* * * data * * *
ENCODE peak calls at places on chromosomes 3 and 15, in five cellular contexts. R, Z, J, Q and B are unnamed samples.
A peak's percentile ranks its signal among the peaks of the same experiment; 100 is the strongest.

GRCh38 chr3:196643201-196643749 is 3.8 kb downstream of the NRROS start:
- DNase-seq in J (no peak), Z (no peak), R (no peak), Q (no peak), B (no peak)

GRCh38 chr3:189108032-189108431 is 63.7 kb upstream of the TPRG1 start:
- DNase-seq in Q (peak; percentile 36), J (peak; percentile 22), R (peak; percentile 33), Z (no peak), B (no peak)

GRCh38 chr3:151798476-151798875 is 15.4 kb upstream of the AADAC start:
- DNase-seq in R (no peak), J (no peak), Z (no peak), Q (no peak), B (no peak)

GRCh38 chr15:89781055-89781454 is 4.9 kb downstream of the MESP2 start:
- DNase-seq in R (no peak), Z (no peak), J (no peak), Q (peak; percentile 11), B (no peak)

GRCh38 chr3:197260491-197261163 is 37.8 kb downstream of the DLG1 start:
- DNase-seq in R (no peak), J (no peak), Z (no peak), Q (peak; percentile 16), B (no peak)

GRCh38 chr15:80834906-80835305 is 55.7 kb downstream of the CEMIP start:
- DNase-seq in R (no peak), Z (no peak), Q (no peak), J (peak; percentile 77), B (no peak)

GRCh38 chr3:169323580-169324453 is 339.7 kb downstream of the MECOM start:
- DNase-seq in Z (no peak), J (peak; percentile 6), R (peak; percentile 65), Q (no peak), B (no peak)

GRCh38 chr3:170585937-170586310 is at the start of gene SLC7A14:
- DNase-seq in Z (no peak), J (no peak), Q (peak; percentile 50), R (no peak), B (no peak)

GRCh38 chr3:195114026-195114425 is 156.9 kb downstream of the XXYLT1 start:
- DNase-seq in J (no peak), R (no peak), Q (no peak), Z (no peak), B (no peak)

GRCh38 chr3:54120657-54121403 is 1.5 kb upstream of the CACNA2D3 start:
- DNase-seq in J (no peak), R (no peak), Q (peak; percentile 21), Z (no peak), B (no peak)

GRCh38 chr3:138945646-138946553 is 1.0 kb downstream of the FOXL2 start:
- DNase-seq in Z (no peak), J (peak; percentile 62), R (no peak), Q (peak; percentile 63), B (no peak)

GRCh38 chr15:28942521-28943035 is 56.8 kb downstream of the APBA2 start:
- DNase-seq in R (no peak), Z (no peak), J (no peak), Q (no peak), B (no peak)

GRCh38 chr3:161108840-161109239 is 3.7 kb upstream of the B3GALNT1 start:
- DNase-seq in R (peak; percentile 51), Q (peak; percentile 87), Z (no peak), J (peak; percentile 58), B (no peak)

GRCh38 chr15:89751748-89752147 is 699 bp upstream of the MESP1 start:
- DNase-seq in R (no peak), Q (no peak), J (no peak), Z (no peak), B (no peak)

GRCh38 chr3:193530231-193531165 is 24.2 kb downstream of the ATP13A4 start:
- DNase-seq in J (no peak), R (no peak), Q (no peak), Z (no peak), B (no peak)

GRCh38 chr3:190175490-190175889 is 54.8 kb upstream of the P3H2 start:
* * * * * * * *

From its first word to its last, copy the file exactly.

ENCODE peak calls at places on chromosomes 3 and 15, in five cellular contexts. R, Z, J, Q and B are unnamed samples.
A peak's percentile ranks its signal among the peaks of the same experiment; 100 is the strongest.

GRCh38 chr3:196643201-196643749 is 3.8 kb downstream of the NRROS start:
- DNase-seq in J (no peak), Z (no peak), R (no peak), Q (no peak), B (no peak)

GRCh38 chr3:189108032-189108431 is 63.7 kb upstream of the TPRG1 start:
- DNase-seq in Q (peak; percentile 36), J (peak; percentile 22), R (peak; percentile 33), Z (no peak), B (no peak)

GRCh38 chr3:151798476-151798875 is 15.4 kb upstream of the AADAC start:
- DNase-seq in R (no peak), J (no peak), Z (no peak), Q (no peak), B (no peak)

GRCh38 chr15:89781055-89781454 is 4.9 kb downstream of the MESP2 start:
- DNase-seq in R (no peak), Z (no peak), J (no peak), Q (peak; percentile 11), B (no peak)

GRCh38 chr3:197260491-197261163 is 37.8 kb downstream of the DLG1 start:
- DNase-seq in R (no peak), J (no peak), Z (no peak), Q (peak; percentile 16), B (no peak)

GRCh38 chr15:80834906-80835305 is 55.7 kb downstream of the CEMIP start:
- DNase-seq in R (no peak), Z (no peak), Q (no peak), J (peak; percentile 77), B (no peak)

GRCh38 chr3:169323580-169324453 is 339.7 kb downstream of the MECOM start:
- DNase-seq in Z (no peak), J (peak; percentile 6), R (peak; percentile 65), Q (no peak), B (no peak)

GRCh38 chr3:170585937-170586310 is at the start of gene SLC7A14:
- DNase-seq in Z (no peak), J (no peak), Q (peak; percentile 50), R (no peak), B (no peak)

GRCh38 chr3:195114026-195114425 is 156.9 kb downstream of the XXYLT1 start:
- DNase-seq in J (no peak), R (no peak), Q (no peak), Z (no peak), B (no peak)

GRCh38 chr3:54120657-54121403 is 1.5 kb upstream of the CACNA2D3 start:
- DNase-seq in J (no peak), R (no peak), Q (peak; percentile 21), Z (no peak), B (no peak)

GRCh38 chr3:138945646-138946553 is 1.0 kb downstream of the FOXL2 start:
- DNase-seq in Z (no peak), J (peak; percentile 62), R (no peak), Q (peak; percentile 63), B (no peak)

GRCh38 chr15:28942521-28943035 is 56.8 kb downstream of the APBA2 start:
- DNase-seq in R (no peak), Z (no peak), J (no peak), Q (no peak), B (no peak)

GRCh38 chr3:161108840-161109239 is 3.7 kb upstream of the B3GALNT1 start:
- DNase-seq in R (peak; percentile 51), Q (peak; percentile 87), Z (no peak), J (peak; percentile 58), B (no peak)

GRCh38 chr15:89751748-89752147 is 699 bp upstream of the MESP1 start:
- DNase-seq in R (no peak), Q (no peak), J (no peak), Z (no peak), B (no peak)

GRCh38 chr3:193530231-193531165 is 24.2 kb downstream of the ATP13A4 start:
- DNase-seq in J (no peak), R (no peak), Q (no peak), Z (no peak), B (no peak)

GRCh38 chr3:190175490-190175889 is 54.8 kb upstream of the P3H2 start: